Article  Google Scholar 

  49. Malmendier U, Tate G, Yan J (2011) Overconfidence and early life experiences: the effect of managerial traits on corporate financial policies. J Finance 66:1687–1733

    Article  Google Scholar 

  50. Mitra S, Hossain M, Deis DR (2007) The empirical relationship between ownership characteristics and audit fees. Rev Quant Finance Acc 28:257–285

    Article  Google Scholar 

  51. Munsif V, Raghunandan K, Rama DV, Singhvi M (2011) Audit fees after remediation of internal control weaknesses. Acc Horiz 25(1):87–105

    Article  Google Scholar 

  52. Presley TL, Abbott LJ (2013) CEO overconfidence and the incidence of financial statement. Adv Account 29(1):74–84

    Article  Google Scholar 

  53. Raghunandan K, Rama DV (2006) SOX Section 404 material weakness disclosure and audit fees. Audit J Pract Theory 25(1):99–114

    Article  Google Scholar 

  54. Reynolds JK, Francis JR (2001) Does size really matter? The influence of large clients on office-level auditor reporting decisions? J Acc Econ 30:375–400

    Article  Google Scholar 

  55. Schrand CM, Zechman SLC (2012) Executive overconfidence and the slippery slope to financial misreporting. J Acc Econ 53:311–329

    Article  Google Scholar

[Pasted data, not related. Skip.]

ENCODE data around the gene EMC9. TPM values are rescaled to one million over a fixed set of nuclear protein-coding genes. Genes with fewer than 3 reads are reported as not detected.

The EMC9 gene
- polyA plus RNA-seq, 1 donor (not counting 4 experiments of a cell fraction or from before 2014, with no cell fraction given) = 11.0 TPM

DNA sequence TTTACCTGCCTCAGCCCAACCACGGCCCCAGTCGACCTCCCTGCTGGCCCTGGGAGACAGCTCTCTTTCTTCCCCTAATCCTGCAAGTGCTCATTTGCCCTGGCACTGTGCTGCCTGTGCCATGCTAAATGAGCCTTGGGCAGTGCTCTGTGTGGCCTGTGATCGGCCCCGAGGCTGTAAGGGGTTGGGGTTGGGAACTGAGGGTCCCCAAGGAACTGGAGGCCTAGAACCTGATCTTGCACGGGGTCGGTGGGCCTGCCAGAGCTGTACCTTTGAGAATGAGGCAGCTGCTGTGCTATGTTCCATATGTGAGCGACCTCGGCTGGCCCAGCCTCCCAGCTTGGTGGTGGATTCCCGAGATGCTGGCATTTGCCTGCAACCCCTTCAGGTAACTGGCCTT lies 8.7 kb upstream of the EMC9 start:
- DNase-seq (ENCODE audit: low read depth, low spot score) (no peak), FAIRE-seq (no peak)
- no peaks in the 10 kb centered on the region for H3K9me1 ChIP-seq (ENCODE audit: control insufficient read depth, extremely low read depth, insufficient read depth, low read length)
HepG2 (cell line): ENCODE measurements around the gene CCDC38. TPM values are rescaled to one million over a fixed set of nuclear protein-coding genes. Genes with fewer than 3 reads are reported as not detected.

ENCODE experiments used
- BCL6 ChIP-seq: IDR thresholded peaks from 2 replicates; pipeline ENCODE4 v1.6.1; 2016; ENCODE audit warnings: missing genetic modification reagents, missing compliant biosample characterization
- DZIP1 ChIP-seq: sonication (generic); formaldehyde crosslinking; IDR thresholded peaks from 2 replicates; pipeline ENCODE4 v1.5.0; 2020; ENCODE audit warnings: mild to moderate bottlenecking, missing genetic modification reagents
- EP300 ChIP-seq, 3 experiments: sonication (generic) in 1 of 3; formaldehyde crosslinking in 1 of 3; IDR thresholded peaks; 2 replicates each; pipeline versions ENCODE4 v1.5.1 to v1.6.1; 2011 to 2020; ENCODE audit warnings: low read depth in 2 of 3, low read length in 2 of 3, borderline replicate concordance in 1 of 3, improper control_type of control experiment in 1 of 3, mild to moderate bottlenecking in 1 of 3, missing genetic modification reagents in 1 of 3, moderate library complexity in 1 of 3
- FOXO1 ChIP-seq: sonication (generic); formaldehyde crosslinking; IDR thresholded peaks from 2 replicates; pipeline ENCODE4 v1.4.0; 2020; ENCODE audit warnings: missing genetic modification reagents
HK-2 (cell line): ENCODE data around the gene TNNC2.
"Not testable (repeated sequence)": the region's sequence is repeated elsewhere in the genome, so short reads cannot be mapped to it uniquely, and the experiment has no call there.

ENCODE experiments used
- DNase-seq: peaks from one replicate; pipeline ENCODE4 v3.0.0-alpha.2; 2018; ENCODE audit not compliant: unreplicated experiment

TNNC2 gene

56. Simunic D (1980) The pricing of audit services: theory and evidence. J Acc Res 18(1):161–190

    Article  Google Scholar 

  57. Simunic D, Stein MT (1996) The impact of litigation risk on audit pricing: a review of the economics and the evidence. Audit J Pract Theory 15(Supplement):119–134

    Google Scholar 

  58. Tsui JSL, Jaggi B, Gul FA (2001) CEO domination, growth opportunities, and their impact on audit fees. J Acc Econ 16(3):189–203

    Google Scholar 

  59. Vafeas N, Waegelein JF (2007) The association between audit committees, compensation incentives, and corporate audit fees. Rev Quant Finance Acc 28:241–255

    Article  Google Scholar 

  60. Wang C, Raghunandan K, McEwen RA (2013) Non-timely 10-K filings and audit fees. Acc Horiz 27(4):737–755

    Article  Google Scholar 

  61. Whisenant S, Sankaraguruswamy S, Raghunandan K (2003) Evidence on the joint determination of audit and non‐audit fees. J Acc Res 41(4):721–744

    Article  Google Scholar 

  62. Xie B, Davidson WN, DaDalt PJ (2003) Earnings management and corporate governance: the role of the board and the audit committee. J Corp Finance 9:295–316

    Article  Google Scholar 

Download references

Author information

Affiliations

Authors

Corresponding author

Correspondence to Santanu Mitra.

Additional information

Data: The data for the study are obtained from public sources as indicated in the text.

Rights and permissions

Reprints and Permissions

About this article

Verify currency and authenticity via CrossMark

Cite this article

Mitra, S., Jaggi, B. & Al-Hayale, T. Managerial overconfidence, ability, firm-governance and audit fees. Rev Quant Finan Acc 52, 841–870 (2019). https://doi.org/10.1007/s11156-018-0728-3

Download citation

Keywords

  • Audit fees
  • Audit risk
  • Board and audit committee characteristics
  • Managerial ability
  • Managerial overconfidence

JEL Classification

  • M40
  • M41
  • M42